If we turn to the issue of wages, available facts defy the popular discourse of an expensive, highly paid South African workforce. Figures supplied by Stats SA show that by the end of 2007, over 50 percent of workers in the entire labour market were earning R2 500 or less per month (unfortunately Stats SA does not publish these figures anymore). On the other hand, collective bargaining covers only about a third of all workers in the economy and this, coupled with the fact that the majority of workers earn what are in effect starvation wages question the popularly held view that ordinary workers are overpaid. Interestingly, findings published two years ago by the Development Policy Research Unit on the impact of collective bargaining on wages showed that it is only in the public sector where there has been a significant remunerative advantage associated with bargaining council membership. No such association was found for the private sector where collective bargaining has largely declined.
Of course it will be argued that compared to Chinese and other workers, South African workers, for example in clothing, are better paid. The question to pose is whether we are comparing apples with apples.
It is a well known fact that China manages its foreign exchange very carefully whereas South Africa has a managed-floating exchange rate system. This implies Chinese wages are likely to be understated when compared with South Africa. Another factor often ignored is that workers in China (at least in the big centres like Shanghai) benefit from a substantial social wage in the form of efficient public transport. South African workers finance most of the social wage (education, transport, health) out of the back of their pockets. Thus it is important that such factors be taken into account when comparing South African workers to workers in other parts of the world.
Still, South Africa has a small pocket of highly paid skilled workers due to the past policies of job-reservation and favourable investment in education for whites. As such, our economy is paying a premium for these workers. But skill does not explain why new entrants are not absorbed in all sectors of the economy. There are many activities that require proven literacy and numeracy to function effectively in a job. The quality of education aside, many of the young people seeking employment have at least eleven years of education yet; the economy does not absorb them as effectively as possible.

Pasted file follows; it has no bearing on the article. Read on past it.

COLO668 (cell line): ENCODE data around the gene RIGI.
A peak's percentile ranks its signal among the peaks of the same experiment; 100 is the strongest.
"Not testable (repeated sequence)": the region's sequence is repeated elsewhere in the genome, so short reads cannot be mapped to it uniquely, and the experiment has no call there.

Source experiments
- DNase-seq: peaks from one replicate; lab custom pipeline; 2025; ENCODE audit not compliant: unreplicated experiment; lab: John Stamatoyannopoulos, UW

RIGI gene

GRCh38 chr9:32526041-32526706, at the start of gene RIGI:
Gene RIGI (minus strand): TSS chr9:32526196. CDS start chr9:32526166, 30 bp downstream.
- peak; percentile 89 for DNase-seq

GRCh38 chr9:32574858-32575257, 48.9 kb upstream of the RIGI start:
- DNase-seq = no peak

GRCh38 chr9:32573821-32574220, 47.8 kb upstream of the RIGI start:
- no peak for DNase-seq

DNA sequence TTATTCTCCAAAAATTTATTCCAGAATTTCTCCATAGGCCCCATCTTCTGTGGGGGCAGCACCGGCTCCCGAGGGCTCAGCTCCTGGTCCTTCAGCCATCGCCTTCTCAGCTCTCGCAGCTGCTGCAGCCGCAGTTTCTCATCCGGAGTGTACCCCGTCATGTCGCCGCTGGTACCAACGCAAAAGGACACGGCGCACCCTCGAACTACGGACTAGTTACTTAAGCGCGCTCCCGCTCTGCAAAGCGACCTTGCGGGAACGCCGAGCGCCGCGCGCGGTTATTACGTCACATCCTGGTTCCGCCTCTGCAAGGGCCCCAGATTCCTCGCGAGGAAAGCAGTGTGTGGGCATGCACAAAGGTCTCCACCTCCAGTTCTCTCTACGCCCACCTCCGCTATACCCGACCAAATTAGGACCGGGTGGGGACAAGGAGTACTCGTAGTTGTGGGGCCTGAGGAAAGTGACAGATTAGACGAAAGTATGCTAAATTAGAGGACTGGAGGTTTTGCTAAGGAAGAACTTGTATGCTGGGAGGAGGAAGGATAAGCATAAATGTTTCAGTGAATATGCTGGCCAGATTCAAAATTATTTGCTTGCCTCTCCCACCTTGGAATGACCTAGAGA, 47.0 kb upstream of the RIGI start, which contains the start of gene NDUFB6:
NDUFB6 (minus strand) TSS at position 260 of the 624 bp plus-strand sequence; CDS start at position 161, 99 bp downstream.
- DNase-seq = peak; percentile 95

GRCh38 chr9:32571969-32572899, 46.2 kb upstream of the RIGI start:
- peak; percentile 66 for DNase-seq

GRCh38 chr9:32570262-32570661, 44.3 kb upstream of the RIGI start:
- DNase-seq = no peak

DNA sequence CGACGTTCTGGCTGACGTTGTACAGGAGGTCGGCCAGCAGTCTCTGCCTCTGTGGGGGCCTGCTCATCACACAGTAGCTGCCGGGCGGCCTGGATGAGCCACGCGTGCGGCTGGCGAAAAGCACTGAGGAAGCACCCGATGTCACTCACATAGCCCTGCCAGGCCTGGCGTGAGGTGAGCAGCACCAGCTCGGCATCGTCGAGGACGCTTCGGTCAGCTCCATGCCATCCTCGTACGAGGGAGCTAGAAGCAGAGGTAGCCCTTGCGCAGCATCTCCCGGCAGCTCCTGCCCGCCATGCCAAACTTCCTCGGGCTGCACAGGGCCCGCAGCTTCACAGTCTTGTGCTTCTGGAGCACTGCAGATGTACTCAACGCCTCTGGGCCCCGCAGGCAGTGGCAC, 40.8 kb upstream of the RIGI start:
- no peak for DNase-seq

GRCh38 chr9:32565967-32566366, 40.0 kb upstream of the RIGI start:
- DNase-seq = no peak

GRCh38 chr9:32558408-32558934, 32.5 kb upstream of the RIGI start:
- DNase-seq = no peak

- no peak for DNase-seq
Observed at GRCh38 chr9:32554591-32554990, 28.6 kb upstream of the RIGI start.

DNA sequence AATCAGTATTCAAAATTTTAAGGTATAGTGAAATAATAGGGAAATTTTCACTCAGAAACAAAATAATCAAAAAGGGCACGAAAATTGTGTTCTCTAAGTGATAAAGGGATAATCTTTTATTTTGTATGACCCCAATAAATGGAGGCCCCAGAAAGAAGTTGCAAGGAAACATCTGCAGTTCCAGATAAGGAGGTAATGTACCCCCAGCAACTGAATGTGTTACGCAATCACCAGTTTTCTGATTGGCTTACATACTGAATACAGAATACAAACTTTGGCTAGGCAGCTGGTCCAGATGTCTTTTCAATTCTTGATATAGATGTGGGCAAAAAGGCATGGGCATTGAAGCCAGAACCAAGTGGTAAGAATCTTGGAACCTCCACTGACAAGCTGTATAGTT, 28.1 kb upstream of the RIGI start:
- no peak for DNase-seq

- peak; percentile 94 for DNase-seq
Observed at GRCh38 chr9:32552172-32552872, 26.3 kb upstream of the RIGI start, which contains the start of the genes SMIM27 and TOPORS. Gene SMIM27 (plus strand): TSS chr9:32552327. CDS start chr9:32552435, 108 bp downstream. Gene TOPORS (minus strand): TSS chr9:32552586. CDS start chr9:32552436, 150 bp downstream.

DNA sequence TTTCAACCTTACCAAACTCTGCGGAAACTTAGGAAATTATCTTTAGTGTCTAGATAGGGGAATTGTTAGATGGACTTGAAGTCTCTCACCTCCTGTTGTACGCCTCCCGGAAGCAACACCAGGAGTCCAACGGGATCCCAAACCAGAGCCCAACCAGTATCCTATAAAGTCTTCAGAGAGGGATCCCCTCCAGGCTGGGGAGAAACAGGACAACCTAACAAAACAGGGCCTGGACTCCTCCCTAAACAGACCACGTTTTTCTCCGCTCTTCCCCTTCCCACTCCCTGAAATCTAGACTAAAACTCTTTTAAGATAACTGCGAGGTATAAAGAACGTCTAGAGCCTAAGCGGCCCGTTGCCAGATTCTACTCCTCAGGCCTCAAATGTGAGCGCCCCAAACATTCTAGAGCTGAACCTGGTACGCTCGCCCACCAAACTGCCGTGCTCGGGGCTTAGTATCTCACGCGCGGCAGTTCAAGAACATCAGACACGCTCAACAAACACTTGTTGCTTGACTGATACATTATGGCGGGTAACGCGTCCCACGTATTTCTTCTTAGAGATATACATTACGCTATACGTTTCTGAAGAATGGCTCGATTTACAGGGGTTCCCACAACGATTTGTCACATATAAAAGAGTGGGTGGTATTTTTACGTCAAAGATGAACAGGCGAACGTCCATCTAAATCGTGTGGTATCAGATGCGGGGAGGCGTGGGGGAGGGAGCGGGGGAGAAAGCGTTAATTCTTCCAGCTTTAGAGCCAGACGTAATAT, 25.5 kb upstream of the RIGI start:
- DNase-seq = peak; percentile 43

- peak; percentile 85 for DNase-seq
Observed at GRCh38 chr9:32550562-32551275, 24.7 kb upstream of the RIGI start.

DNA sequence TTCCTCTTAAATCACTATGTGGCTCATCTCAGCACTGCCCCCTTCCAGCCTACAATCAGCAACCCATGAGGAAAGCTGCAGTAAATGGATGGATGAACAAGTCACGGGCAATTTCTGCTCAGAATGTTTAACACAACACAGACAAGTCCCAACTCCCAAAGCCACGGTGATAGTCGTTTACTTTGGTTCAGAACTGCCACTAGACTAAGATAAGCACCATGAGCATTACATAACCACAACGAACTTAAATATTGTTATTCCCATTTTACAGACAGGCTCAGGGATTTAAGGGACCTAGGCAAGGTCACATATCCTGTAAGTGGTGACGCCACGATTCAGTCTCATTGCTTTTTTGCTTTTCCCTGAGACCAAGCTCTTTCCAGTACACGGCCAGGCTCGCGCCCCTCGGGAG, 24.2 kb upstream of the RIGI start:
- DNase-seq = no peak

At the height of employment creation between 2005 and 2007 when the economy was creating on average 500 000 jobs per year, it was surprising that the labour market still had a shockingly high number of unemployed graduates. Official figures showed for instance that by September 2007, there was a total of 196 000 graduates with degrees in fields such as health and social sciences (17 000), engineering (24 000), physical and mathematical sciences (25 000) and business and commerce (66 000), who could not find work. Two reasons may help to explain this contradiction; one, that employers are simply reluctant to employ graduates who do not have the required experience or two, that our labour market is simply dysfunctional. The latter is closer to the truth.
To address the problem of youth unemployment, careful thought needs to be given to a range of interventions and not simply a single mechanism such as a wage subsidy which in any event, has the potential to widen the fissures already present in our labour market. The starting place should be our education system where we ought to rethink the investment we have made so far in the study of critical subjects like mathematics and science. A vast improvement is needed in this area including among others, the provision of sufficient numbers of teachers and equipment in our schools.
At the higher education level, emphasis should be less on formal degree qualifications and more on practical, skills oriented, vocational training. It does our economy no good to have hundreds of thousands of young graduates with advanced theoretical knowledge and not an idea of how to repair a broken boiler. As the Minister of Higher Education, Blade Nzimande, remarked somewhat sombrely at COSATU’s education and skills conference in July last year, we are one of the few countries where the tertiary education system is larger than the middle-level polytechnics and college system. In other words we have a top heavy education system that places a lot of capital on theoretical learning at the expense of skills acquisition and experiential training.